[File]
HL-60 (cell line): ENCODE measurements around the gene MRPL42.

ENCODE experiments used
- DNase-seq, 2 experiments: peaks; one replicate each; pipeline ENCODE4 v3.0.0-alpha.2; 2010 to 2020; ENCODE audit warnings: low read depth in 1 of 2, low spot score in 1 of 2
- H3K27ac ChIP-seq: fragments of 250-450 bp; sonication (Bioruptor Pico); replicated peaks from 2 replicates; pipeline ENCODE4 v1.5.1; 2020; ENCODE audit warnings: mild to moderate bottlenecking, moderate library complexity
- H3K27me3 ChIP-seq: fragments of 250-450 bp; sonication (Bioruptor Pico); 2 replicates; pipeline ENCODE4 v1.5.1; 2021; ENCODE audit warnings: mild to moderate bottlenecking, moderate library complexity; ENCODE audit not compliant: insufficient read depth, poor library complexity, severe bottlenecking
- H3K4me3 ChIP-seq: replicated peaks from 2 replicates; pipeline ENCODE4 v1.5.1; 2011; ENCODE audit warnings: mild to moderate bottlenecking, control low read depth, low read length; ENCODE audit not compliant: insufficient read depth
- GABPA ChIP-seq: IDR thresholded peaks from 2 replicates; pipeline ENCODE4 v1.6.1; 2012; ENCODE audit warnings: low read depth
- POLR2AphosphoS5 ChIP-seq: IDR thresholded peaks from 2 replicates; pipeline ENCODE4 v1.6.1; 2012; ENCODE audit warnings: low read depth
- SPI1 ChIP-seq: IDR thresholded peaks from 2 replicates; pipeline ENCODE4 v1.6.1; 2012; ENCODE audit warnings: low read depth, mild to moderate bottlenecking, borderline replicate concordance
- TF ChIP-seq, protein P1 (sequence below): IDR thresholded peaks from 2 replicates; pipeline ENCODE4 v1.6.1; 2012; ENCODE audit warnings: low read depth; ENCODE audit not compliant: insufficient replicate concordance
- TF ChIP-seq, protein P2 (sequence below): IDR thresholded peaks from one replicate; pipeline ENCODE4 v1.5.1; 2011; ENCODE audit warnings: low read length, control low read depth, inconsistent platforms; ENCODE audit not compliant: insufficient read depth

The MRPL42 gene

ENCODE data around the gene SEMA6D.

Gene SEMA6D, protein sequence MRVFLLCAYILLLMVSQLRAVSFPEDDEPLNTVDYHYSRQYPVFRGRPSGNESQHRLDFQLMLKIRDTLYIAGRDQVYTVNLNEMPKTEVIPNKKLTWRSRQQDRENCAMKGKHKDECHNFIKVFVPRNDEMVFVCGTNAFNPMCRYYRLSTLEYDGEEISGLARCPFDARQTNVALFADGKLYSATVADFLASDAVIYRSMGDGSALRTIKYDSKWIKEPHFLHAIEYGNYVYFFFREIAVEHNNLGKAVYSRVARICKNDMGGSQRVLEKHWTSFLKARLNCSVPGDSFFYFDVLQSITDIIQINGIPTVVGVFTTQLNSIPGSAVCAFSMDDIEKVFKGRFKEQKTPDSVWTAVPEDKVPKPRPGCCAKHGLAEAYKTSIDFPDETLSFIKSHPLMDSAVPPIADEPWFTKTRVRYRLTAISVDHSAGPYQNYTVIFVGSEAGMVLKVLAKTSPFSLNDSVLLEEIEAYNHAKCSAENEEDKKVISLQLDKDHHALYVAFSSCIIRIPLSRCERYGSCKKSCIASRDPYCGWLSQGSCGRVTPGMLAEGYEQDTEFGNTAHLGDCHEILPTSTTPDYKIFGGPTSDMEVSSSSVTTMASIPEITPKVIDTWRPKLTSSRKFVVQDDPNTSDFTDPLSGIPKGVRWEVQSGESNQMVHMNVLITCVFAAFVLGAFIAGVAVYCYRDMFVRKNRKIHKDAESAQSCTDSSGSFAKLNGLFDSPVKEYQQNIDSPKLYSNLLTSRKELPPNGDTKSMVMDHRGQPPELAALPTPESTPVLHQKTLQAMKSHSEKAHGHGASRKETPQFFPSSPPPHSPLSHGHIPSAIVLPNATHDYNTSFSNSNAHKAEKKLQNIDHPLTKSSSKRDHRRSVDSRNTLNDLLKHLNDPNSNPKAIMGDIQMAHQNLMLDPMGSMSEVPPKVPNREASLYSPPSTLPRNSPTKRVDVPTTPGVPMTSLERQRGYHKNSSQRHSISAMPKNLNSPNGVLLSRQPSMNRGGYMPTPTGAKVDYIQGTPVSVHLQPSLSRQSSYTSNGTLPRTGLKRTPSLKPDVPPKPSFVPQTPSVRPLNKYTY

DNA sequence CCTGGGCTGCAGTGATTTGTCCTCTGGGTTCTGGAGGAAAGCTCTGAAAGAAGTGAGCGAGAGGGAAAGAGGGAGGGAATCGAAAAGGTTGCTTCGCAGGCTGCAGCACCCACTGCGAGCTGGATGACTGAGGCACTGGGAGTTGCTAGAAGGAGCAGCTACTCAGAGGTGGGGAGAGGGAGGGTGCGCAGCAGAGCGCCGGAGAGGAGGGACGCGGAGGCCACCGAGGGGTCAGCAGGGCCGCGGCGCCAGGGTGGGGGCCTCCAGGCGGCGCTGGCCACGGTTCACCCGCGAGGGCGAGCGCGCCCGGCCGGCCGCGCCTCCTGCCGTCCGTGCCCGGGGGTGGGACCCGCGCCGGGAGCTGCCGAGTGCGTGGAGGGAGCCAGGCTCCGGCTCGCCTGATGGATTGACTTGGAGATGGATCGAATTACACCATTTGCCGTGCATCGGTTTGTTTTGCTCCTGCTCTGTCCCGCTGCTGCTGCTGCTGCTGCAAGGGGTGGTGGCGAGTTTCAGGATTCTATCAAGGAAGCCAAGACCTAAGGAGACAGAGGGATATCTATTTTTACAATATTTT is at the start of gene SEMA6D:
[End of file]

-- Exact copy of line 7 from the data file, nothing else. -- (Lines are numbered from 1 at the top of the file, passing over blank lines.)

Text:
- GABPA ChIP-seq: IDR thresholded peaks from 2 replicates; pipeline ENCODE4 v1.6.1; 2012; ENCODE audit warnings: low read depth